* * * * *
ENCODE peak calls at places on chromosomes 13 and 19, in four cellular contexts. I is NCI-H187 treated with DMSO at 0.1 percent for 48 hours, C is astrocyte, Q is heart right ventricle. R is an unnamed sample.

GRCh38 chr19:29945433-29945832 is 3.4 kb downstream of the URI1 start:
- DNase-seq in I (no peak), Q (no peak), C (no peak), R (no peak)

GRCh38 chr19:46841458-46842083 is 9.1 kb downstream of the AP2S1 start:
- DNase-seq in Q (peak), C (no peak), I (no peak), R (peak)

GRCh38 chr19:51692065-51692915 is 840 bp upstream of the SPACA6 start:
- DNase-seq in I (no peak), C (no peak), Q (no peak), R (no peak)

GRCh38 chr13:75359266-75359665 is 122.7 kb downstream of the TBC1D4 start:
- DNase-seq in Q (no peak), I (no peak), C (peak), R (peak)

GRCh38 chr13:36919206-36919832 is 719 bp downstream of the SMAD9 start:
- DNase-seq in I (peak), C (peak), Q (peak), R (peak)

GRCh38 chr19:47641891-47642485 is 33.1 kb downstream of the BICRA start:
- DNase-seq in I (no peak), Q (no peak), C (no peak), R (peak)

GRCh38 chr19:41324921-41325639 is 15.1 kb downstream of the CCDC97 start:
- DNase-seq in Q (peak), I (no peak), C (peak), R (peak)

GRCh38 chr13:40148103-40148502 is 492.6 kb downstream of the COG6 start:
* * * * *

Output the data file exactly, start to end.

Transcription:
ENCODE peak calls at places on chromosomes 13 and 19, in four cellular contexts. I is NCI-H187 treated with DMSO at 0.1 percent for 48 hours, C is astrocyte, Q is heart right ventricle. R is an unnamed sample.

GRCh38 chr19:29945433-29945832 is 3.4 kb downstream of the URI1 start:
- DNase-seq in I (no peak), Q (no peak), C (no peak), R (no peak)

GRCh38 chr19:46841458-46842083 is 9.1 kb downstream of the AP2S1 start:
- DNase-seq in Q (peak), C (no peak), I (no peak), R (peak)

GRCh38 chr19:51692065-51692915 is 840 bp upstream of the SPACA6 start:
- DNase-seq in I (no peak), C (no peak), Q (no peak), R (no peak)

GRCh38 chr13:75359266-75359665 is 122.7 kb downstream of the TBC1D4 start:
- DNase-seq in Q (no peak), I (no peak), C (peak), R (peak)

GRCh38 chr13:36919206-36919832 is 719 bp downstream of the SMAD9 start:
- DNase-seq in I (peak), C (peak), Q (peak), R (peak)

GRCh38 chr19:47641891-47642485 is 33.1 kb downstream of the BICRA start:
- DNase-seq in I (no peak), Q (no peak), C (no peak), R (peak)

GRCh38 chr19:41324921-41325639 is 15.1 kb downstream of the CCDC97 start:
- DNase-seq in Q (peak), I (no peak), C (peak), R (peak)

GRCh38 chr13:40148103-40148502 is 492.6 kb downstream of the COG6 start: